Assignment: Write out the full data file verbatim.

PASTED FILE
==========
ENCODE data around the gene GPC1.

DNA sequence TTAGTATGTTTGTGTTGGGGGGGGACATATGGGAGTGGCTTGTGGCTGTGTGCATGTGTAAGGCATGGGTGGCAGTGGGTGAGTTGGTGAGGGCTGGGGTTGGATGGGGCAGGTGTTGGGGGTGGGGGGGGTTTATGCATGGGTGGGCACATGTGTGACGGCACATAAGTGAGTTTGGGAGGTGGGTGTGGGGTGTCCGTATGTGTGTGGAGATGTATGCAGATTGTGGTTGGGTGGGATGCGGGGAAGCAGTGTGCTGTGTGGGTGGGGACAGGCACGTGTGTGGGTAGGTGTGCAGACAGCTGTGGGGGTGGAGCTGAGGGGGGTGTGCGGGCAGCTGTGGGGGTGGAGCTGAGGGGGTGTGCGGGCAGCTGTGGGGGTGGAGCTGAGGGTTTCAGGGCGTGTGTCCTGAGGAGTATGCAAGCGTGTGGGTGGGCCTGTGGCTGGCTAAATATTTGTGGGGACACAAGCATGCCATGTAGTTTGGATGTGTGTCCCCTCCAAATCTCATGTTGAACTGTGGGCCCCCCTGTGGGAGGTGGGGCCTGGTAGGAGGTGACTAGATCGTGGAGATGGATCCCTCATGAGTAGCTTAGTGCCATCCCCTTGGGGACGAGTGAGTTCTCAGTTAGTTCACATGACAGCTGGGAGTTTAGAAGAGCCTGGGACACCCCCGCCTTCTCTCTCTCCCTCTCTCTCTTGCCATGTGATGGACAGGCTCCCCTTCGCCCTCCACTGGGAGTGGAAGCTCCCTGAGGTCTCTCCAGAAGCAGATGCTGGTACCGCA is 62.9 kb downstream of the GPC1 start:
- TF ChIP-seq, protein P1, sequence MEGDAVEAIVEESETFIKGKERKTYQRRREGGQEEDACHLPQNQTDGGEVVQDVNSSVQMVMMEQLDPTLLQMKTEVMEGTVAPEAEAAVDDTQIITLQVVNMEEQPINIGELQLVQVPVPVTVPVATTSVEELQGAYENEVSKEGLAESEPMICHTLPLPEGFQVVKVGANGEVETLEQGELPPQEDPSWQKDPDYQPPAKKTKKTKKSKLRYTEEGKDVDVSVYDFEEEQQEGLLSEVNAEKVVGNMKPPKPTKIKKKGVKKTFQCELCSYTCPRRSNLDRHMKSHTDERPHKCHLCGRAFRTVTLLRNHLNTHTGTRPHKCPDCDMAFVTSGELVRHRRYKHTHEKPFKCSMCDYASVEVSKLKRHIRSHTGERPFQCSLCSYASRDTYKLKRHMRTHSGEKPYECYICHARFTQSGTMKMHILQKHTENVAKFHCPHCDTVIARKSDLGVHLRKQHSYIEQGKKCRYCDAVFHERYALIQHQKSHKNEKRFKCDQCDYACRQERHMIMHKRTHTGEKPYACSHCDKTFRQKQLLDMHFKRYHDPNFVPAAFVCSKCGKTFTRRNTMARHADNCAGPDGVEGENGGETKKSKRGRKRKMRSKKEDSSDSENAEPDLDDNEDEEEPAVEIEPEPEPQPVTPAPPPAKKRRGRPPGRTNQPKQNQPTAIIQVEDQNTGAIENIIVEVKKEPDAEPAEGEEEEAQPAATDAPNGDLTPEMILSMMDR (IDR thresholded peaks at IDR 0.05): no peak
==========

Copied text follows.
ENCODE data around the gene GPC1.

DNA sequence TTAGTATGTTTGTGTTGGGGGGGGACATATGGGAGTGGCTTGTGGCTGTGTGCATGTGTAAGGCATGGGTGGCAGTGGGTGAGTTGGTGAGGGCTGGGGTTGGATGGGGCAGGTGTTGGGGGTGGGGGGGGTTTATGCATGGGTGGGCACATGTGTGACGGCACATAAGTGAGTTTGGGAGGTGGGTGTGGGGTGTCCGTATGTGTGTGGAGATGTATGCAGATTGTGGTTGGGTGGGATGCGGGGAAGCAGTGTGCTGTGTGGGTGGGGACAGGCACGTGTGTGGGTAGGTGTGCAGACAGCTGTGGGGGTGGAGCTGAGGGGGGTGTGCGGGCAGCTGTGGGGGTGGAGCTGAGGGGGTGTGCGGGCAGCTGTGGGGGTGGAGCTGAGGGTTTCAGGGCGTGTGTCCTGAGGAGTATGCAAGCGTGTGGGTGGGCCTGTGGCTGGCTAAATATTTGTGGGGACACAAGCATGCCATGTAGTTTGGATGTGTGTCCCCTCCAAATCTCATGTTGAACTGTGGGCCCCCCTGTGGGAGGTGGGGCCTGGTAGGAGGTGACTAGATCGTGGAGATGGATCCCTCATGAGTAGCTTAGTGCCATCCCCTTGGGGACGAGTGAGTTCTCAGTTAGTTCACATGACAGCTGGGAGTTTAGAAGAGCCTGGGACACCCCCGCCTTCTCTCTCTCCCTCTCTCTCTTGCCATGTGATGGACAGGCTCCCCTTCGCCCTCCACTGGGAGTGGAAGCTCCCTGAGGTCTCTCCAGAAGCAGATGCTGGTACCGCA is 62.9 kb downstream of the GPC1 start:
- TF ChIP-seq, protein P1, sequence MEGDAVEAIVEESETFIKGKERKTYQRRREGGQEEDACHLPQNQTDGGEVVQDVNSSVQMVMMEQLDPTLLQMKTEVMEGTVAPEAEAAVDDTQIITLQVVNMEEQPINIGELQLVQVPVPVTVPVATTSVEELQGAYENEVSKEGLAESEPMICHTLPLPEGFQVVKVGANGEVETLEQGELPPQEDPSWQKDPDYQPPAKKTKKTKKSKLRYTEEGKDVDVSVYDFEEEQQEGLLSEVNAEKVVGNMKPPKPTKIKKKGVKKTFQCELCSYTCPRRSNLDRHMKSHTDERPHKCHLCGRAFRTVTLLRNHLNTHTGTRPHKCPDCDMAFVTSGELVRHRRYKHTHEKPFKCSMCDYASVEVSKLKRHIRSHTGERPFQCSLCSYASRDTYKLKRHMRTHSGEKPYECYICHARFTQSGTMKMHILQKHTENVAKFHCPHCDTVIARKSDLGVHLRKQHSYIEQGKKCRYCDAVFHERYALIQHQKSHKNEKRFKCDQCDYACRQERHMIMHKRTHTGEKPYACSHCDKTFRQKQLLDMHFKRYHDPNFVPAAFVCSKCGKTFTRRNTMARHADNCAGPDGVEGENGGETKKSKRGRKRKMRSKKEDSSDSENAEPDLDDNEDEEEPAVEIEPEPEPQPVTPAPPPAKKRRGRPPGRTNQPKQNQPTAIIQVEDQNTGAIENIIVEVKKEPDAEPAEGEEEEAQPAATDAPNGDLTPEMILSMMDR (IDR thresholded peaks at IDR 0.05): no peak